“You know, Paro, so much beauty is not right for one person to have. Isn’t it obvious – the moon is marked because it is so beautiful. Come, let me mar your face and spoil its perfection.” –from Devdas, Saratchandra Chattopadhyay
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As Navratri approaches again, I am reminded of something I read last year about the artists who create devi pandals in West Bengal, India. During Navratri, the nine-night festival dedicated to honoring the Goddess (Devi) in her various forms, it is customary in West Bengal to create elaborate dioramas of Durga slaying the demon Mahisha, of Kali drinking the blood of Rakhtabija, or of the terrifying goddess Chandi. However, growing numbers of Hindus are requesting less violent imagery for their pandals. They want Durga holding flowers instead of swords, discuses, spears. They’d like a clothed, smiling, less bloody Kali.
I have also been spending my Monday evenings learning to chant the Sri Rudram, a set of mantras from the Yajur Veda dedicated to Rudra, a destructive form of Shiva. Certain epithets have stood out to me: the Leader of Armies, the Spear-Wielder, the Angry One. And yet, he is still described as compassionate, loving, abiding in the hearts of all.
Even if we ignore these outwardly violent forms of isvara and turn to cuddly, big-bellied Ganesha, we must remember that his head was severed before he could have his famous elephant head – by his own father, no less. Lakshmi, who embodies all that is sweet, beautiful, healing, was born from a heated push-and-pull of devas and asuras; love was born from a difficult and painful churning. There is no running from aggression when we face God.
In our own lives, love and aggression often cannot exist without the other. We feel the most visceral anger towards those we love very deeply. Nobody pushes our buttons like those who know exactly how to love us best. Some people and animals are so cute that we want to squeeze them, devour them, or are so fluffy that we want to die. Via text message, we inundate our loved ones with red heart emojis; when we are angry, we “see red.”
Dr. Richardson of Georgia Regents University found that we are most likely to display “everyday aggression” towards those whom we love the most. She hypothesizes that the stronger a relationship is, the safer we feel during confrontation, and the more likely we are to slip into aggressive interactions with them.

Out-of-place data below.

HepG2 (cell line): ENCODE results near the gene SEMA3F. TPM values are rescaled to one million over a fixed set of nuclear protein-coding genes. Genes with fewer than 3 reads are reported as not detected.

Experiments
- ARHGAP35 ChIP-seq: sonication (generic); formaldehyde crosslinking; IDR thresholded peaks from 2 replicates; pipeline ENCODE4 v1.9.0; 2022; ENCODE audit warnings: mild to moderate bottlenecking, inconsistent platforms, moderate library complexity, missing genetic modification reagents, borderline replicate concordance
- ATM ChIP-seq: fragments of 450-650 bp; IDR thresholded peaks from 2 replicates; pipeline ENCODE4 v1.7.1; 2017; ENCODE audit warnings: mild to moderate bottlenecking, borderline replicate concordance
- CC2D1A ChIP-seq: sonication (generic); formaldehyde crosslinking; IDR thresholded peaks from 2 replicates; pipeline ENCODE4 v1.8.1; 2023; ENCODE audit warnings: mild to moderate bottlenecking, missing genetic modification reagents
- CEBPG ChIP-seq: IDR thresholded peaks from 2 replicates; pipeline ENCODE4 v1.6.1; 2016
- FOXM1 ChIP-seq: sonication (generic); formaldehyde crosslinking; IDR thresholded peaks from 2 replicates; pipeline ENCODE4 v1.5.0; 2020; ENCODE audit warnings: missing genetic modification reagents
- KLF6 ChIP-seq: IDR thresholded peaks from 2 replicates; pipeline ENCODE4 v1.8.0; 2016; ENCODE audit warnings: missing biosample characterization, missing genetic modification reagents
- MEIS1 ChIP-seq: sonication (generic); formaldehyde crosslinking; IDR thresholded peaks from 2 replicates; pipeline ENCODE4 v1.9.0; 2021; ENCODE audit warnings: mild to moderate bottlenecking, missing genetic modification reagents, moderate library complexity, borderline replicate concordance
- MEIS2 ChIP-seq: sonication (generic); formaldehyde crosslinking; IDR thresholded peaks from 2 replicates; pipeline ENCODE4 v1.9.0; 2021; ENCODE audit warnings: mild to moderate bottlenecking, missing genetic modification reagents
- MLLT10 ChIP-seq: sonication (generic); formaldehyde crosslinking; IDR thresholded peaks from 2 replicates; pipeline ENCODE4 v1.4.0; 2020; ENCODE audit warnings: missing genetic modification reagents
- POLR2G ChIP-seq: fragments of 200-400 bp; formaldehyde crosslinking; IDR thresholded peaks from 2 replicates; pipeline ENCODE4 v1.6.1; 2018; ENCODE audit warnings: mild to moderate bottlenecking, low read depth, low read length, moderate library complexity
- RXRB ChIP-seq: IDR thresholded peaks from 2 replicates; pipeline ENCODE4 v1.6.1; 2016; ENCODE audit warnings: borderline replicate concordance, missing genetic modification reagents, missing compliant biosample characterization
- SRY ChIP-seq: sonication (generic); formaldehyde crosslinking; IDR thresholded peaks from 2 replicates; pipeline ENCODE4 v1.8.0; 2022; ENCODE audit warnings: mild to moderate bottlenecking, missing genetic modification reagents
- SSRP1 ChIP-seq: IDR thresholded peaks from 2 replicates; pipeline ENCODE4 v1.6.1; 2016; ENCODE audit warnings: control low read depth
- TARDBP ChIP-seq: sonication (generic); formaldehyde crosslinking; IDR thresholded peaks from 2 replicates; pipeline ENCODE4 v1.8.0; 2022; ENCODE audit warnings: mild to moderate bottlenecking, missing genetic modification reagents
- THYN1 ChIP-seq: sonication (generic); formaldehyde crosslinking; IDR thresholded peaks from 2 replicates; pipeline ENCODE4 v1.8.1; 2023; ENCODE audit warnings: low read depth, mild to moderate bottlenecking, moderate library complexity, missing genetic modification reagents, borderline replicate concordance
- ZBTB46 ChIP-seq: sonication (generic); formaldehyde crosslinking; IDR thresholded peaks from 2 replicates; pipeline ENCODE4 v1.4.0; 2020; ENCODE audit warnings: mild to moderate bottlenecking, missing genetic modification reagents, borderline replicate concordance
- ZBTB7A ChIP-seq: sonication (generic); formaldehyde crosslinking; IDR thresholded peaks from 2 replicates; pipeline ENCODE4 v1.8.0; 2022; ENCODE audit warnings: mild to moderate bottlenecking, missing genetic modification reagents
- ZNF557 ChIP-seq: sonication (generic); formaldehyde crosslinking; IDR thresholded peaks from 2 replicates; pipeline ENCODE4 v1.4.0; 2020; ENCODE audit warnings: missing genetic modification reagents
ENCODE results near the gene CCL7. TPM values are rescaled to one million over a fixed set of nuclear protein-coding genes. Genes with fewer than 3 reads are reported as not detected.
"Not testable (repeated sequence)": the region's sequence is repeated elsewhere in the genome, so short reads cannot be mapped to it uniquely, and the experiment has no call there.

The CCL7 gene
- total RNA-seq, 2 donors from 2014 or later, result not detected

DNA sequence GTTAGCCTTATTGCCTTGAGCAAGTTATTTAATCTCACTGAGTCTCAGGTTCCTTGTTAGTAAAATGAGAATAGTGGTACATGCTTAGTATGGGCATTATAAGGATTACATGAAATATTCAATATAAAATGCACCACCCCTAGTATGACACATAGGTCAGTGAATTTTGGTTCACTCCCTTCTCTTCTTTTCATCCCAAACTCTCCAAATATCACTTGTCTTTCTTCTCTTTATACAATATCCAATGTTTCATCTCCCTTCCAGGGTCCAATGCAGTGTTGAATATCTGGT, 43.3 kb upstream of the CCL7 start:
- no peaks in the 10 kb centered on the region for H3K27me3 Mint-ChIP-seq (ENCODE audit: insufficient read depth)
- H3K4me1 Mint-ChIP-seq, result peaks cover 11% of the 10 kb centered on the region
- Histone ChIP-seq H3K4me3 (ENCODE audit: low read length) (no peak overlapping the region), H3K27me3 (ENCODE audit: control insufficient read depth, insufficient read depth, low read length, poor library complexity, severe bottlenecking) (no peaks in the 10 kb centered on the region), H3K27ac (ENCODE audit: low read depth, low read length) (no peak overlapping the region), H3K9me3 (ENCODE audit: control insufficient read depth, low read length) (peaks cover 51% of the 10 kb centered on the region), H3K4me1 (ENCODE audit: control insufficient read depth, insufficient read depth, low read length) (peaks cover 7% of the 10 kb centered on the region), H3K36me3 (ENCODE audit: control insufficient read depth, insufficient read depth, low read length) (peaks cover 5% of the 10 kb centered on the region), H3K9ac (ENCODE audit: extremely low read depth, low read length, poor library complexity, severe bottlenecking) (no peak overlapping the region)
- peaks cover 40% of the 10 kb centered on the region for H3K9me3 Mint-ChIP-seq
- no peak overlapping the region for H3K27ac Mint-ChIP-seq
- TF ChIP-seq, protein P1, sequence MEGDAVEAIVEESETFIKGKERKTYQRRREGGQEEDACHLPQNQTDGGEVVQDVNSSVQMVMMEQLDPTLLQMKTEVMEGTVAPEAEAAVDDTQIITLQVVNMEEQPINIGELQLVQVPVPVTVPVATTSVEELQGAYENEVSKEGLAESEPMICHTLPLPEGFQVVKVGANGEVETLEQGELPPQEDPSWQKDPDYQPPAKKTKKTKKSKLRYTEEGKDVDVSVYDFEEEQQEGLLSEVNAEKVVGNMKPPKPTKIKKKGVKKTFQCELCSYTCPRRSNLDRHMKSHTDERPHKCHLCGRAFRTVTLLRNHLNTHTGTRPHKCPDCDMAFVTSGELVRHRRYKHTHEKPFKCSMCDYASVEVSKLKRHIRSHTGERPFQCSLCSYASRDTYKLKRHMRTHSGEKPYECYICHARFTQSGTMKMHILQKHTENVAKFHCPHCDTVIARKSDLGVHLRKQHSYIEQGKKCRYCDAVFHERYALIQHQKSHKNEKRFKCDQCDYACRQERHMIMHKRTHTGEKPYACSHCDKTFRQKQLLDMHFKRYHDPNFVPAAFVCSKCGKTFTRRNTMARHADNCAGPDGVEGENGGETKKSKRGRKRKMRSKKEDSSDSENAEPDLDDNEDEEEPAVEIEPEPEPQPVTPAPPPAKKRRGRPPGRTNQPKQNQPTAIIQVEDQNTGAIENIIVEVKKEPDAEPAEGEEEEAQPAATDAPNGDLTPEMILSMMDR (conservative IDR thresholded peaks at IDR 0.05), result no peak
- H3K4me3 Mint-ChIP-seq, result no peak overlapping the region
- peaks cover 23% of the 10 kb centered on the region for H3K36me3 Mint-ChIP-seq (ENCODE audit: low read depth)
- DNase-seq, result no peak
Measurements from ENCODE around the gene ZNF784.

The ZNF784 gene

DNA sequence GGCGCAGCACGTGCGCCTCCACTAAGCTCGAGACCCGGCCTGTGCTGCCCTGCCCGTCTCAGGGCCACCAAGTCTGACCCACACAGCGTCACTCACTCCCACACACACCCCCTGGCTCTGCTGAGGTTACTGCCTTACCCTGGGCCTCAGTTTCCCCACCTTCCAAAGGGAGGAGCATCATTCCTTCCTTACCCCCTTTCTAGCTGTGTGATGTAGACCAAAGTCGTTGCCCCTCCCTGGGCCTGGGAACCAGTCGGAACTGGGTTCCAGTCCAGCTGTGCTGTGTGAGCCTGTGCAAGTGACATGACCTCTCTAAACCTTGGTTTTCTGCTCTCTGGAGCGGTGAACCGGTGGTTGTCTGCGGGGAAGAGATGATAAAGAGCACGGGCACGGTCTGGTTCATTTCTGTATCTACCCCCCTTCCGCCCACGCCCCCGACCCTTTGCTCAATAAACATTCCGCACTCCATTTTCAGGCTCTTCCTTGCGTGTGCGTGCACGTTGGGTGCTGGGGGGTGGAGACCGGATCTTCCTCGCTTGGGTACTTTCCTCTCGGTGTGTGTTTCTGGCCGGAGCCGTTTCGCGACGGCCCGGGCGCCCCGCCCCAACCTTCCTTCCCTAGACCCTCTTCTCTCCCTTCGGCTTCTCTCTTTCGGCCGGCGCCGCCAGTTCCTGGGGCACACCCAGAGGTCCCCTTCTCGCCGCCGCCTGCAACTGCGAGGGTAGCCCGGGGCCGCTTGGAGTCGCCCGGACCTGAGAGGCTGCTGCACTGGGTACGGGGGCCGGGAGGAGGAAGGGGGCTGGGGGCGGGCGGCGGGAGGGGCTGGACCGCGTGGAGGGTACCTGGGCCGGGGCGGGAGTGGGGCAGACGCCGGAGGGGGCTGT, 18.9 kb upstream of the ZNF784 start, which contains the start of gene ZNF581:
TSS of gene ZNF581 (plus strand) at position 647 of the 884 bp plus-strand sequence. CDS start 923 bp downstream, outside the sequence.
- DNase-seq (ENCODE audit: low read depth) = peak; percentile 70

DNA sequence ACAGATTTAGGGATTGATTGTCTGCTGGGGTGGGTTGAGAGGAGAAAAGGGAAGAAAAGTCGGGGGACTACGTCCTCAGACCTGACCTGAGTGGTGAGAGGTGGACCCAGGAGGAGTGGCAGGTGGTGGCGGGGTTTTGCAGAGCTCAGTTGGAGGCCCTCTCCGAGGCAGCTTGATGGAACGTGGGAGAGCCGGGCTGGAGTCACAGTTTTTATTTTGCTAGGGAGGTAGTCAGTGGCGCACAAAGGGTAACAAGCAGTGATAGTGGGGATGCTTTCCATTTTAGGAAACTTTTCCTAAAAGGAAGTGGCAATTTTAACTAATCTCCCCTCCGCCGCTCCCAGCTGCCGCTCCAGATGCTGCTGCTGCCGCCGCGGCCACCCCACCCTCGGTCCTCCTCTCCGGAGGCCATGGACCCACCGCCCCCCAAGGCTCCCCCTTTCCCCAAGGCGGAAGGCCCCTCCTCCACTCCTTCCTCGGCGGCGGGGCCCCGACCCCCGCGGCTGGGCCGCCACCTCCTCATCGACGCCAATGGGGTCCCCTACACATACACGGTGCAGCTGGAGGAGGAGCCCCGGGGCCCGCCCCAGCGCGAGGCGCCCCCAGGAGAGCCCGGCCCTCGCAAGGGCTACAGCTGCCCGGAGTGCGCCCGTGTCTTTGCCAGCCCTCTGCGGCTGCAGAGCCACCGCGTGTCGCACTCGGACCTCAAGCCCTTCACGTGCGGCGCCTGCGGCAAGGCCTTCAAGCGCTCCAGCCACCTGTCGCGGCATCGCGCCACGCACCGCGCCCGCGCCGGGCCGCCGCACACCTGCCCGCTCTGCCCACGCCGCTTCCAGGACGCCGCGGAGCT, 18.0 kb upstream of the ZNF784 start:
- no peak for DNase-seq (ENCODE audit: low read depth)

There is fire in love. Kama, the god of love and desire, was burned to ashes by Shiva. Kamakhya, the Tantric goddess of desire, is depicted as on fire herself, or seated with flames. A related goddess, Kamakshi, is seen holding various implements of war. Love kills. And yet, it is our instinct to let it kill us.
We may understand that to drain these aspects of God of aggression is to dilute their love. Yet, in our societal drive to sanitize, organize, and dominate that which we do not understand (i.e., that which frightens us), we almost always place together “love/good” and “aggression/bad.” We have come to approach the aggression present in both love and spirituality in the same way. We turn a blind eye to any aspect of religion which seems moderately aggressive, dismissing it as primitive or fundamentalist, rather than dialoguing with it. We medicate children against their anger, rather than teaching them how to express it healthily. We dismiss the valid concerns of our friends, lovers, co-workers with, “maybe people would listen to you if you calmed down.” We run from our own anger, or are consumed by it, lashing out without awareness.
That said, aggression in love is not abuse. We may feel a desire to see a loved one in pain, either in a sexual encounter or during a heated argument, but we don’t actually want to hurt them or see them die. Aggression is not the same as violence, compensation for deep fears of impotence, symptomatic of those who perpetrate abuse. Brutal, regressive violence is fueled by inadequacy. When love contains aggression, however, it is somehow freeing.